I used to enjoy ballgames on the radio. I loved the murmur of the crowd and the soothing play-by-play of the broadcaster, who often told stories during lulls in the game. Commercials were safely tucked away between innings. Now the enjoyment is gone, along with the stories. Ball clubs must feed the corporate monster with a continual diet of obnoxious ads during the game, doled out between batters—and even between pitches, the pitch between pitches, so to speak!
During a Yankee game, I took notes to see how bad this trend has become. I won’t repeat all the ads but offer a few to express my unmitigated irritation. Keep in mind they average three per inning. Yup, that’s a whopping 27 per game! And, piling on the annoyance, they’re presented as a public service as if they’re doing us a favor.
The first ad came immediately as John Sterling, the play-by-play man, announced, “The first pitch is brought to you by Time Warner—Enjoy Better!” Two minutes later Sterling said that he and his broadcast partner, Suzyn Waldman, “are bringing the game to you from the Lowe’s broadcast booth. Lowe’s: Let’s build something together.” This message is repeated throughout the game.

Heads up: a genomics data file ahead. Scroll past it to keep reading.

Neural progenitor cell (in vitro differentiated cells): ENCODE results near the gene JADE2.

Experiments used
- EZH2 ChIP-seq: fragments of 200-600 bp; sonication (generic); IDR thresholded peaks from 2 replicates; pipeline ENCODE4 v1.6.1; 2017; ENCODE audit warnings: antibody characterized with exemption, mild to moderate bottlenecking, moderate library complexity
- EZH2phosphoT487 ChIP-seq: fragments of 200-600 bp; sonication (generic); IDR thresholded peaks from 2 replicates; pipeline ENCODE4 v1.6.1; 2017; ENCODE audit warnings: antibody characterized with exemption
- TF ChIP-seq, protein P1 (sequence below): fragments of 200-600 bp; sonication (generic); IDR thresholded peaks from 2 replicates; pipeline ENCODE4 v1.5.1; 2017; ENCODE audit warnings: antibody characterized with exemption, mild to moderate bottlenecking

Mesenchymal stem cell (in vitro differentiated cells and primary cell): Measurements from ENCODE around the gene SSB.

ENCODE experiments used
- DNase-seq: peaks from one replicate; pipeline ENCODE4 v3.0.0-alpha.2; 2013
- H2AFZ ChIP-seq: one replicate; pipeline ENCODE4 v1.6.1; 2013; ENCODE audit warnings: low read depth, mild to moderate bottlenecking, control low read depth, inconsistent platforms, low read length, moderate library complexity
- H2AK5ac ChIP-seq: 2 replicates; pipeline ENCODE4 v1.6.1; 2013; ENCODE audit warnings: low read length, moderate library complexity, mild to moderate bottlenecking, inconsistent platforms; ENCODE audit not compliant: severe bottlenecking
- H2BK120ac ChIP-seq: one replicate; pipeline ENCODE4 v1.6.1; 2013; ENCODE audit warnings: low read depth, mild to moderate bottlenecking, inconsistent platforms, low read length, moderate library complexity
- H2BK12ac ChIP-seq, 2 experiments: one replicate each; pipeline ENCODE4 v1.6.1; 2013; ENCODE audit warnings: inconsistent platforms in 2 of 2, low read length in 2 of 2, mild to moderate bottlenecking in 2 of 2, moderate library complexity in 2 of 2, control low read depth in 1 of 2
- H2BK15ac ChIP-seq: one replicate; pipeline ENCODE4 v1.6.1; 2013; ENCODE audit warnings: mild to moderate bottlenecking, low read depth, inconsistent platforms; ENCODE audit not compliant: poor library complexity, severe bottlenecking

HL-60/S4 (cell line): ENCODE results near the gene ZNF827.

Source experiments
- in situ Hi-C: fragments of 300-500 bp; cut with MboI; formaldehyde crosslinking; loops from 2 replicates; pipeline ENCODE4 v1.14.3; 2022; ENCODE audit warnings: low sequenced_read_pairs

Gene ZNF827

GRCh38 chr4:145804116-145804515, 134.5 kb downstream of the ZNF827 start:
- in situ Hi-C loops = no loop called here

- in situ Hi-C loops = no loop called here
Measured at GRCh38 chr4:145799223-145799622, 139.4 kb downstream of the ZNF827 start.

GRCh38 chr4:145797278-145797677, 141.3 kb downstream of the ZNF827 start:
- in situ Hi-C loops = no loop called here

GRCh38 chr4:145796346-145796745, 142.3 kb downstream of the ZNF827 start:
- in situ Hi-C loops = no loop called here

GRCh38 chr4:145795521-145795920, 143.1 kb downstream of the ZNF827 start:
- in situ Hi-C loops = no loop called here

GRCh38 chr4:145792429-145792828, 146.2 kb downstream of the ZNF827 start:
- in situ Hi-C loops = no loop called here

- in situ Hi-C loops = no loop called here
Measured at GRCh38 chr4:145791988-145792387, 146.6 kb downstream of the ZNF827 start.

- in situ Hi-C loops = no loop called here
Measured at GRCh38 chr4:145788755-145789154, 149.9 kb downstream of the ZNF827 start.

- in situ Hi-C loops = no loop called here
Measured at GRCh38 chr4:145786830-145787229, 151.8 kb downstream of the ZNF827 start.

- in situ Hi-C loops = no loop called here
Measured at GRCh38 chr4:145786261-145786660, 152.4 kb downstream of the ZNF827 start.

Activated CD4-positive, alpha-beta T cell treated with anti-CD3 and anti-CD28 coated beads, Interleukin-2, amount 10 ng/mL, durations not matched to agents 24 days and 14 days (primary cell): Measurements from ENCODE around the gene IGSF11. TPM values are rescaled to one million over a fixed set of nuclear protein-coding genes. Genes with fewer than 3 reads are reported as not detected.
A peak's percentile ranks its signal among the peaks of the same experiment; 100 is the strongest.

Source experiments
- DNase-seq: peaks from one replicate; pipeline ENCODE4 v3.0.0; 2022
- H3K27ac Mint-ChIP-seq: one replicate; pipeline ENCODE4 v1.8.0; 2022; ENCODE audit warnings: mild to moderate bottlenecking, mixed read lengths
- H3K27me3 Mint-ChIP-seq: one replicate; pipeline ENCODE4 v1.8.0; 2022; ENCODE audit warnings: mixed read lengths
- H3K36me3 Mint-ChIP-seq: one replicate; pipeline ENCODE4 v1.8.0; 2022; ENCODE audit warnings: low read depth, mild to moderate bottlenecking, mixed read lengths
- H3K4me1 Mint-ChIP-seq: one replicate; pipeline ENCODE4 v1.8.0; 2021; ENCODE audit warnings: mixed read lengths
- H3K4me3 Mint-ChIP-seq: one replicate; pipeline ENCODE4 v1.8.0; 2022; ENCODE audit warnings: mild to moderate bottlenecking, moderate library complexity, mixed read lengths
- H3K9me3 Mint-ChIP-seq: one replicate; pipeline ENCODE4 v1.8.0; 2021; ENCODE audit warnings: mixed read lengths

During the third inning, the 15th batter of the game came to the plate, allowing Sterling to say, “GEICO wants you to know that a 15-minute phone call could save you 15 percent on your car insurance.” Honest to God, it’s a good thing no one is getting close to Dimaggio’s 56-game hitting streak or we’d have to listen to Heinz 57 ads every damn time the guy came to the plate.
The seventh inning brought a clever twist when a pitcher was removed. Waldman: “This call to the bullpen is brought to you by A.T. & T.” Then, after a break and a legitimate commercial: “This pitching change was brought to you by the New York State Lottery.”
In the eighth inning, Sterling gives the Yankee Power Report (a summary of who’s been hitting homers), “brought to you by Indian Point Energy Center—Safe, Secure, Vital.” Indian Point is a nuclear power plant, but the word “nuclear” is never used.
Other companies that interrupted the game were Winthrop Hospital, Jeep, Tri-State Ford, Sapporo Beer, and The New York Daily News. I doubt anything can be done about this desecration of my beloved baseball, but one could only hope for boycotts of the companies vulnerable to boycott: It’s hard to boycott a nuclear power plant . . .